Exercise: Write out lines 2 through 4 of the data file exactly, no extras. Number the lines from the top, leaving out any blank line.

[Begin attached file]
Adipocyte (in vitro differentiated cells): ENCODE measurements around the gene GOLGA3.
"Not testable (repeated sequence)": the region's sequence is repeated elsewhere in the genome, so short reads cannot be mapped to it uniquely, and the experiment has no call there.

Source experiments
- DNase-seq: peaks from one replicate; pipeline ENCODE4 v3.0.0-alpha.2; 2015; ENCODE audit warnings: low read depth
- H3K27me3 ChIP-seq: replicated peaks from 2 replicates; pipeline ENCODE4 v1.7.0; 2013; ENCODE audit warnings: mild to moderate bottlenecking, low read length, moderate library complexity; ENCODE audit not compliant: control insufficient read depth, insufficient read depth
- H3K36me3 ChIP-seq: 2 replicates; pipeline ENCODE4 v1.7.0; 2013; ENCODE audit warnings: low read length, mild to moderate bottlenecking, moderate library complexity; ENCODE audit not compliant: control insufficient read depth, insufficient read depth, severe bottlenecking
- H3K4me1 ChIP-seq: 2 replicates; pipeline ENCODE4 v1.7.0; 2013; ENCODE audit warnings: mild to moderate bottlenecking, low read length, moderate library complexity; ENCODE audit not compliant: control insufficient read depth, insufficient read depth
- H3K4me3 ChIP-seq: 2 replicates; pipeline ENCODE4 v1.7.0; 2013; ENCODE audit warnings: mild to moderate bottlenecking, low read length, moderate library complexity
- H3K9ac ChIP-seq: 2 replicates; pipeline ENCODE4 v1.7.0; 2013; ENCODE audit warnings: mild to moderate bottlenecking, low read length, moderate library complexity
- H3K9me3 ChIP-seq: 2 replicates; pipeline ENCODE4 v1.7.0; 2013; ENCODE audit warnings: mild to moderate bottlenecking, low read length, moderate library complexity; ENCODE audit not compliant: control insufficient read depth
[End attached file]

"Not testable (repeated sequence)": the region's sequence is repeated elsewhere in the genome, so short reads cannot be mapped to it uniquely, and the experiment has no call there.

Source experiments
- DNase-seq: peaks from one replicate; pipeline ENCODE4 v3.0.0-alpha.2; 2015; ENCODE audit warnings: low read depth